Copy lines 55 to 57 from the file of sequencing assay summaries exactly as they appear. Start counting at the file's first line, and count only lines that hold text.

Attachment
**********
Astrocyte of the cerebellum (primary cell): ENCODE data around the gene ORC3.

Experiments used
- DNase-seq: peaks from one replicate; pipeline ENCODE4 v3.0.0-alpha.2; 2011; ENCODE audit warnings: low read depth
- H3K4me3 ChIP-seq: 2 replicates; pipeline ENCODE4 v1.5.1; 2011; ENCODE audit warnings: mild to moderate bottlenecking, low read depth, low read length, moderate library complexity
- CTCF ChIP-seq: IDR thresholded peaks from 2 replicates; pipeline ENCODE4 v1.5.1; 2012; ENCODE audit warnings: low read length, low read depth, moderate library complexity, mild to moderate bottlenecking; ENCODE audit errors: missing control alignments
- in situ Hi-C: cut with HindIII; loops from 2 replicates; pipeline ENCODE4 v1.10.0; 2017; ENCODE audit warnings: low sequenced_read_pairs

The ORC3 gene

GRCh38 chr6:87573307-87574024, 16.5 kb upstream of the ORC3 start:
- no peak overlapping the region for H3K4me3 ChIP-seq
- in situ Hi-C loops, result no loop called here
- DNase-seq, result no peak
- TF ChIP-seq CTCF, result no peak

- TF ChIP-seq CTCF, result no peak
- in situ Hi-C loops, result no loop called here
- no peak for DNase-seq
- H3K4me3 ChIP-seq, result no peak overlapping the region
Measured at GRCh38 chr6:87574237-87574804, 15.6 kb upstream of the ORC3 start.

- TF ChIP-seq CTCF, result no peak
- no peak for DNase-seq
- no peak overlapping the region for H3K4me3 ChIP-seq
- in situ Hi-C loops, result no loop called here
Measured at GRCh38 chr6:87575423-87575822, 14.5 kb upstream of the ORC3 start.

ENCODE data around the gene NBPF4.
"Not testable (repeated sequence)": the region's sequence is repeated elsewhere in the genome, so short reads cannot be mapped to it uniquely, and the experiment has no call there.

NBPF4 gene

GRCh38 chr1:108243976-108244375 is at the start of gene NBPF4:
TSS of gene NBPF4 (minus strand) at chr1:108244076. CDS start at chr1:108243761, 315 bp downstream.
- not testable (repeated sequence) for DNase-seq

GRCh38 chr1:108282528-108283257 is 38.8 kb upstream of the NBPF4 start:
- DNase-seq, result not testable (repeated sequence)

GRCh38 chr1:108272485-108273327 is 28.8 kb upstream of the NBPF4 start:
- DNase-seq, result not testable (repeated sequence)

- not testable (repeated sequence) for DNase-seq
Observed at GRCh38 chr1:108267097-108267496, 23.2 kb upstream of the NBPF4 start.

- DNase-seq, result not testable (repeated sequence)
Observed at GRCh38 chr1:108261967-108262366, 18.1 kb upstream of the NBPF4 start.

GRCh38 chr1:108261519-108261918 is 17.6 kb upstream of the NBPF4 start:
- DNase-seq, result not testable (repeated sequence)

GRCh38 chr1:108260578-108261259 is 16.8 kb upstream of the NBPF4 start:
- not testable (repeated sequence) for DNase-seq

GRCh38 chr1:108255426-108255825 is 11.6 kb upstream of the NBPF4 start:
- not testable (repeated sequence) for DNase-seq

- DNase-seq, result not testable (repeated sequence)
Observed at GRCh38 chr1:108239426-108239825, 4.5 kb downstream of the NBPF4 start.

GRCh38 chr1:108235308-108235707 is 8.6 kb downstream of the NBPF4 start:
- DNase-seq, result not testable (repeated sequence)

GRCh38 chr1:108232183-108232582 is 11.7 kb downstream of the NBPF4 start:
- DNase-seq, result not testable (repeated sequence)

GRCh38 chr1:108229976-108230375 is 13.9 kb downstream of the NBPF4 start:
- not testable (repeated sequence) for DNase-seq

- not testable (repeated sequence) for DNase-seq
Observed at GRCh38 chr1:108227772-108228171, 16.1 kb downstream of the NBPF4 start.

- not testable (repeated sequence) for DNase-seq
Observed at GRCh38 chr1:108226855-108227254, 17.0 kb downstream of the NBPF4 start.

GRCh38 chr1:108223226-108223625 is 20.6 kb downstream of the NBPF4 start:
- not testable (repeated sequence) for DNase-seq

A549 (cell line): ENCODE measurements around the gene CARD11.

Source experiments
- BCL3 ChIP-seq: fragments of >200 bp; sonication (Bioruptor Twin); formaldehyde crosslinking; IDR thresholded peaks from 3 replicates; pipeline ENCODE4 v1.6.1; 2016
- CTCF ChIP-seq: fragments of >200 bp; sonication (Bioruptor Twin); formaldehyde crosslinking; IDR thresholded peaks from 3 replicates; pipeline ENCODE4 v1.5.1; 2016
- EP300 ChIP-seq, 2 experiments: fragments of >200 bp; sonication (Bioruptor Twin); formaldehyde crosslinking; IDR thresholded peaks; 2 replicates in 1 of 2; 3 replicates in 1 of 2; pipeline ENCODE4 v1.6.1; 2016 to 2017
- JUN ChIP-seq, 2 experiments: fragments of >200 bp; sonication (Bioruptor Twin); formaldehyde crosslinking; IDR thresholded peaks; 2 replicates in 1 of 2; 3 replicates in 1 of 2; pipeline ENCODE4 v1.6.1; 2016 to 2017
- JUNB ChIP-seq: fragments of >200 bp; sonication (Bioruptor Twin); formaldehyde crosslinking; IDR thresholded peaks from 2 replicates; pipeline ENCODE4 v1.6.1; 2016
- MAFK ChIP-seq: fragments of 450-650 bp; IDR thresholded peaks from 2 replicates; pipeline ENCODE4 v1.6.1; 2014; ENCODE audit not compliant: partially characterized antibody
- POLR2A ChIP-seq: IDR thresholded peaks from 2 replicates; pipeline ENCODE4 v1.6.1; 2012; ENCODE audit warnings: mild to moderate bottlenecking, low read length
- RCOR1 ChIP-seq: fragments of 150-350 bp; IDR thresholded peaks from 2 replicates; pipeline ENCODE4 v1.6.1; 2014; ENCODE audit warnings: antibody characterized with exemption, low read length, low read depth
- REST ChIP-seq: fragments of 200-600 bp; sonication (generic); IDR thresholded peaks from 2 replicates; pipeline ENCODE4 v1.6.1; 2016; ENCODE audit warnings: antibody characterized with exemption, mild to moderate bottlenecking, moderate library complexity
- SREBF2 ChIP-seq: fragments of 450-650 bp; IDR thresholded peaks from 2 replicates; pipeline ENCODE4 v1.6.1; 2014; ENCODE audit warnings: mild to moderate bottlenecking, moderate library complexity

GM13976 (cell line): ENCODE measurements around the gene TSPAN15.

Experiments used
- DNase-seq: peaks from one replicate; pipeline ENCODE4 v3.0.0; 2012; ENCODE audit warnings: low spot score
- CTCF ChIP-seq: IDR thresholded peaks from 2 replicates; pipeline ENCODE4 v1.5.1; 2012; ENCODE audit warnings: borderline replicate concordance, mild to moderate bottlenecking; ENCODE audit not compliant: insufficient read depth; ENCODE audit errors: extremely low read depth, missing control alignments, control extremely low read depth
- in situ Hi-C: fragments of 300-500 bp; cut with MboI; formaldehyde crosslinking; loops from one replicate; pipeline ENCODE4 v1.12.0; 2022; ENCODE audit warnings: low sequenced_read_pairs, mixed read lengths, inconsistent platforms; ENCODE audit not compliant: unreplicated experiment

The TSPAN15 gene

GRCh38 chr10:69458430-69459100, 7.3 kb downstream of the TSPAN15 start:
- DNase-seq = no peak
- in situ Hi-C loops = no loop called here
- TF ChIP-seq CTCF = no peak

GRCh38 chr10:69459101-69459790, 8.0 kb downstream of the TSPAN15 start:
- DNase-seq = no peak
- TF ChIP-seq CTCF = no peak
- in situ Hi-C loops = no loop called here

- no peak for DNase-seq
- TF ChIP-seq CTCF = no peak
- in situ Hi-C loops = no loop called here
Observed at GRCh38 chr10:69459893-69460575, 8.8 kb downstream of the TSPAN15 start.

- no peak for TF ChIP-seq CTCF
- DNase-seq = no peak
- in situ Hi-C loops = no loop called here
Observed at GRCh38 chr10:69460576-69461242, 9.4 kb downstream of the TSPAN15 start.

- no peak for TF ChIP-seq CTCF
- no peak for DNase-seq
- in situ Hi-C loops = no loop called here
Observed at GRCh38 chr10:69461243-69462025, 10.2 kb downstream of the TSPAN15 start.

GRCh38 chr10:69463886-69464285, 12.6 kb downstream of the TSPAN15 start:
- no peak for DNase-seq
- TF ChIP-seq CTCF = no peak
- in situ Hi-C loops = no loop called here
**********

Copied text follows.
GRCh38 chr1:108223226-108223625 is 20.6 kb downstream of the NBPF4 start:
- not testable (repeated sequence) for DNase-seq

A549 (cell line): ENCODE measurements around the gene CARD11.